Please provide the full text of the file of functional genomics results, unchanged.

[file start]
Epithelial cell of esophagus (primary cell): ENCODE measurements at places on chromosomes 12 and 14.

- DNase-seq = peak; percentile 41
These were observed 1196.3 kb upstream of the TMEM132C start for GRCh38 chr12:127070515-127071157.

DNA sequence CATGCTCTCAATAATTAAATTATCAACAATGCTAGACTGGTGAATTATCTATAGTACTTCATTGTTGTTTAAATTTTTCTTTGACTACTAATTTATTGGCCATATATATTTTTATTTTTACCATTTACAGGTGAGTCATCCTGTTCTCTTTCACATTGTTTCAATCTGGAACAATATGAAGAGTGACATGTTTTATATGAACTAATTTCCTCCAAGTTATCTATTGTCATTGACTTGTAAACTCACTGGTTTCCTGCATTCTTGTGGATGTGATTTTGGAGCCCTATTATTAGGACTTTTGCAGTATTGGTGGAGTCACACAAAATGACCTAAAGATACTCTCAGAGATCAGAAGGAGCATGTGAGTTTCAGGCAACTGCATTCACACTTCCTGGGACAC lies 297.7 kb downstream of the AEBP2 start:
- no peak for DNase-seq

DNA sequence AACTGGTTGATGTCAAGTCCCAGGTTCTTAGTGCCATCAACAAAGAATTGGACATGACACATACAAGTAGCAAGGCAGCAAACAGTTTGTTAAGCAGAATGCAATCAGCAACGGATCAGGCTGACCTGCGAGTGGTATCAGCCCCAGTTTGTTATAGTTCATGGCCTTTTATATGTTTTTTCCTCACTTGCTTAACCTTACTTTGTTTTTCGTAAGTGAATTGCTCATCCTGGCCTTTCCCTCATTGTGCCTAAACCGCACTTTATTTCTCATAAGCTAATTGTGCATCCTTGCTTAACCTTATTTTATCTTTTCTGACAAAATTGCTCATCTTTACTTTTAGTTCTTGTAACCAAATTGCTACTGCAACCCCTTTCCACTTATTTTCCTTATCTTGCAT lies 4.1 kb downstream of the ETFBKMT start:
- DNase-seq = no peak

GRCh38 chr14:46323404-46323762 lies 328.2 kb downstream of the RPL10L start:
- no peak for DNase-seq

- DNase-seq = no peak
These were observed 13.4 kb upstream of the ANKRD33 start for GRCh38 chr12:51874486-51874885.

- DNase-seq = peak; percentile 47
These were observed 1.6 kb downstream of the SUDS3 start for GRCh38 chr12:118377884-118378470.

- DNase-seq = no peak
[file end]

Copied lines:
Epithelial cell of esophagus (primary cell): ENCODE measurements at places on chromosomes 12 and 14.

- DNase-seq = peak; percentile 41
These were observed 1196.3 kb upstream of the TMEM132C start for GRCh38 chr12:127070515-127071157.

DNA sequence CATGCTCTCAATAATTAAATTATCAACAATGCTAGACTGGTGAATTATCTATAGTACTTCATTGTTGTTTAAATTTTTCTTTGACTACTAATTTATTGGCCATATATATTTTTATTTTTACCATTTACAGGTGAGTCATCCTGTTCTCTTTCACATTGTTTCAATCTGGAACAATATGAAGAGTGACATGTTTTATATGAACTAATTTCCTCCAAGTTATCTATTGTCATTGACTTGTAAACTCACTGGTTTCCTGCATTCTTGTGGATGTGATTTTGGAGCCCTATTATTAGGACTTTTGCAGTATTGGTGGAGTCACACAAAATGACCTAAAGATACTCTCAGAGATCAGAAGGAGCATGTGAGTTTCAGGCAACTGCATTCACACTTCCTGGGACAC lies 297.7 kb downstream of the AEBP2 start:
- no peak for DNase-seq

DNA sequence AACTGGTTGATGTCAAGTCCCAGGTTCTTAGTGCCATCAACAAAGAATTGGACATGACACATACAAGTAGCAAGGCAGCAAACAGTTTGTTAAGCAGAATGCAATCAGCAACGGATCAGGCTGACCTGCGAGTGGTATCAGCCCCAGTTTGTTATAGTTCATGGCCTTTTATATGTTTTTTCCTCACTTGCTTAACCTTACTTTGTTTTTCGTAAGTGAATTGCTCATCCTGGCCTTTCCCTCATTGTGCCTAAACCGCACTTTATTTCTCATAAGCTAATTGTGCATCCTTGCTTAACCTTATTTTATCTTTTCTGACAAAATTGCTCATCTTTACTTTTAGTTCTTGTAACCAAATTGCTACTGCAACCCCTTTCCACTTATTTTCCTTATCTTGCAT lies 4.1 kb downstream of the ETFBKMT start:
- DNase-seq = no peak

GRCh38 chr14:46323404-46323762 lies 328.2 kb downstream of the RPL10L start:
- no peak for DNase-seq

- DNase-seq = no peak
These were observed 13.4 kb upstream of the ANKRD33 start for GRCh38 chr12:51874486-51874885.

- DNase-seq = peak; percentile 47
These were observed 1.6 kb downstream of the SUDS3 start for GRCh38 chr12:118377884-118378470.

- DNase-seq = no peak